Introduction

A recent judgment of Jersey's Royal Court will be of interest to directors and managers of closed ended funds.The Jersey courts, in line with other common law jurisdictions, have a wide discretion to order a just and equitable winding up pursuant to the Companies Law. Perhaps of most relevance to investment funds is the ordering of a just & equitable winding up on the basis that the company has lost its substratum.

The traditional basis for a loss of substratum is that where it is impossible for a company to carry on the business for which it was established, then it must be wound up, even if the directors or a majority of the shareholders wish the company to continue in business. For these purposes the identification of the business for which the company was established has traditionally included the sector of commerce and also particular features of the manner in which the business was to be carried on.  However, the focus in EVIC v Greater Europe was on the closed-ended nature of the company.

Facts

The Prospectus for Greater Europe Deep Value Fund II Limited (the Fund) provided for a life of the Fund of five years (unless extended) which was divided into two periods, the first, defined as the “Investment Period”, meaning the first three years and the second, defined as the “Wind-Down Period”, meaning the two years immediately following, during which the investments were to be realised and distributions made to shareholders.  The Prospectus provided that the Wind-Down Period could be extended with the consent of 75% of the shareholders. The plaintiff, Euro Value Investment Company (EVIC) was the largest single shareholder, with 27% and it refused to support an extension of the Wind-Down Period.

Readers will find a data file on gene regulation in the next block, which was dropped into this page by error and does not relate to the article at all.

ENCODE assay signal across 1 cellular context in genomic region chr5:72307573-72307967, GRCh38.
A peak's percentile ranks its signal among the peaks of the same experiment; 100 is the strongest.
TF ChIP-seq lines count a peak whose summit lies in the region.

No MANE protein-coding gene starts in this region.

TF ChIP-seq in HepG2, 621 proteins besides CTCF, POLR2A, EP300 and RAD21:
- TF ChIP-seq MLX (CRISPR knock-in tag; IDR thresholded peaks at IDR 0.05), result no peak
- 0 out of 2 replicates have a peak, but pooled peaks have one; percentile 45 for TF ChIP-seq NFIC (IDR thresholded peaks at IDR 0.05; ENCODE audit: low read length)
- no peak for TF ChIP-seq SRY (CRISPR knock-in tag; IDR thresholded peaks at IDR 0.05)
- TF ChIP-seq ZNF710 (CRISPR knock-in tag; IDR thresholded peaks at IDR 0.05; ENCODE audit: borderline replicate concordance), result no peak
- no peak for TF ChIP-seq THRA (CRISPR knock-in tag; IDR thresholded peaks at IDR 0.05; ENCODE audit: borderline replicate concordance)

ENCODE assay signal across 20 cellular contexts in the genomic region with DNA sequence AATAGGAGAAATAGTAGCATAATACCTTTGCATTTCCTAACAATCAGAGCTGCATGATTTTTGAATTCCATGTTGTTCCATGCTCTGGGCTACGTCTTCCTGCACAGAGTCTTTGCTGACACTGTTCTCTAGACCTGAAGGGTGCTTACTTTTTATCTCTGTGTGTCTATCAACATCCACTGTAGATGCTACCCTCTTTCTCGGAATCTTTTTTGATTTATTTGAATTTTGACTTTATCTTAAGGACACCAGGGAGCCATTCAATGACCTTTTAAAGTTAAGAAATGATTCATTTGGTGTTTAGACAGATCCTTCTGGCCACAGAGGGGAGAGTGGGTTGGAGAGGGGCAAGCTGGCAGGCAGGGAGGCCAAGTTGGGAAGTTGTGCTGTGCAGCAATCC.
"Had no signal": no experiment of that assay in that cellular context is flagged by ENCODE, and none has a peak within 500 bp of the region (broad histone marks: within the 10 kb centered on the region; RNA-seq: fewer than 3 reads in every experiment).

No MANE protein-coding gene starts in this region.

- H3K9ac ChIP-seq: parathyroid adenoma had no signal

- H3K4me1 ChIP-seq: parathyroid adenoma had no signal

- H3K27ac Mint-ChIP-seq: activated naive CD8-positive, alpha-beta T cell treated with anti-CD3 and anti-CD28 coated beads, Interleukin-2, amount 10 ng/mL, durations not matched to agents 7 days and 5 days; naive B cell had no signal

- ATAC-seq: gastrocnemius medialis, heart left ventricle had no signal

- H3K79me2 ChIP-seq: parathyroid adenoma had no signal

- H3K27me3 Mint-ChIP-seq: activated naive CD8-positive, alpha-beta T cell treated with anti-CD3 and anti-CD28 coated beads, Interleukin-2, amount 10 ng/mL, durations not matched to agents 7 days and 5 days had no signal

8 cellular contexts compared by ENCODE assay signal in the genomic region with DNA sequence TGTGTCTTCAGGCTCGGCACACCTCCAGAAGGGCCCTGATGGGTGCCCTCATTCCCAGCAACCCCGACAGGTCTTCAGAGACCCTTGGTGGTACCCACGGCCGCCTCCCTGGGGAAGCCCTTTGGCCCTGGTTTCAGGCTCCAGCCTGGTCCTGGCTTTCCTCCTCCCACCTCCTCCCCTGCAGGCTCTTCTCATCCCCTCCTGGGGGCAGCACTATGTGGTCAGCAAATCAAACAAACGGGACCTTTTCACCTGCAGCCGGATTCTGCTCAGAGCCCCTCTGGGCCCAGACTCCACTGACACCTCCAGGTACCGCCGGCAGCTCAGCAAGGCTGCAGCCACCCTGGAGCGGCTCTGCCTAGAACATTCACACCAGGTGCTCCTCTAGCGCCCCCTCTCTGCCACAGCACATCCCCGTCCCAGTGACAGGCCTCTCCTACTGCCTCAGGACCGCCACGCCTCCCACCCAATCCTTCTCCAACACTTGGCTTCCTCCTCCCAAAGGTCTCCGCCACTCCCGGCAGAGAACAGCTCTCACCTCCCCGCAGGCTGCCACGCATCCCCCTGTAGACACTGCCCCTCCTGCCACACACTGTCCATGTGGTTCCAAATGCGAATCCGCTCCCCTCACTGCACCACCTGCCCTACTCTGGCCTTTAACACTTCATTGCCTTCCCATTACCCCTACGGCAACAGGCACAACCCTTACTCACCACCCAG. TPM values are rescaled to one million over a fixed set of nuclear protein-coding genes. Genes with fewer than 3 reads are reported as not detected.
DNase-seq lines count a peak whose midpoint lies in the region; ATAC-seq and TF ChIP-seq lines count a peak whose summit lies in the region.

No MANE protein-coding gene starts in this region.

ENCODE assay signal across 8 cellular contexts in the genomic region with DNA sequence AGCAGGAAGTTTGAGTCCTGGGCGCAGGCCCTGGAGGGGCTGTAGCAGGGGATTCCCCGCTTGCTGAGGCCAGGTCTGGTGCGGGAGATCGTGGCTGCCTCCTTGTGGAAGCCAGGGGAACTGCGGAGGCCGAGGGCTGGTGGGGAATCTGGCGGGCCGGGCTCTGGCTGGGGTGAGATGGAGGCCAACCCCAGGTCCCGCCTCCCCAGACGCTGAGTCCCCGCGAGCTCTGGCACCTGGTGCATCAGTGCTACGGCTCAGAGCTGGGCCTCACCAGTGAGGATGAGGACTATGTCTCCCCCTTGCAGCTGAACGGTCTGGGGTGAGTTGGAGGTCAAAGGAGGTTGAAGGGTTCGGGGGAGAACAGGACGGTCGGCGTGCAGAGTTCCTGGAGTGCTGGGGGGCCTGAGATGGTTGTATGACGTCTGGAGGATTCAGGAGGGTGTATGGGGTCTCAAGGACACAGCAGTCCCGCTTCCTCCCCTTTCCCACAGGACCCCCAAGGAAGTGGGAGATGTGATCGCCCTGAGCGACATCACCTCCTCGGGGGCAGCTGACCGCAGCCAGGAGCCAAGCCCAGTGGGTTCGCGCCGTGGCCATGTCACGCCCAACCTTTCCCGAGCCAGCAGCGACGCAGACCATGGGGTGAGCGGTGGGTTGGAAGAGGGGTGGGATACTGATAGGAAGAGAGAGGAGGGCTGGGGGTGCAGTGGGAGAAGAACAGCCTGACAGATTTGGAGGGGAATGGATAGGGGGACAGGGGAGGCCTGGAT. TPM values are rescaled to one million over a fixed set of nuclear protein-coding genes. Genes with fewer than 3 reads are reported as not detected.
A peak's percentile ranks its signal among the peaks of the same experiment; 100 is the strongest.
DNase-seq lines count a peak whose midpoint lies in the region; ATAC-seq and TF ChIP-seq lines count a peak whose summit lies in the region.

The Fund's manager accordingly presented an alternative solution, namely a choice for shareholders to either take a redemption by way of cash or in kind by way of shares in a new special purpose vehicle (Phoenix SPV) into which the Fund's real estate assets plus cash would have been transferred.  This was described as “wind-down with choice” and, after taking legal advice, the Fund indicated that a redemption in kind of the shares in the SPV required an ordinary resolution of the shareholders, and not 75% approval.

The court noted that the Phoenix SPV would be little different to the Fund than if the Wind-Down Period had been extended on the conditions put forward by the Fund, namely it would have broadly the same constitution, the same real estate assets, the same cash of $10m, the same management and investment adviser and the same fee structure.  Depending on how shareholders exercised their options, shareholders who elected for cash only could be forced to accept shares in Phoenix SPV.

Because the fundamental nature of the investment was that it was a closed ended fund and the provisions to this effect were contained in the Prospectus, the parties were taken as having intended the provisions of the Prospectus to have contractual effect.

EVIC's counsel submitted that there was an express or implied term that the Fund would not take any step with the object or effect of prolonging the winding down of the Fund’s affairs beyond the expiry of the Wind-Down Period unless with the approval of holders of 75% of the participating shares. The Fund's counsel contended that the Phoenix SPV was an asset of the Fund created in order to preserve value as much as possible for the purposes of redemption in specie and, accordingly, the solution proposed was permitted and contemplated by the Articles and the Prospectus and was not, as contended by EVIC, an artificial way of extending the life of the Fund.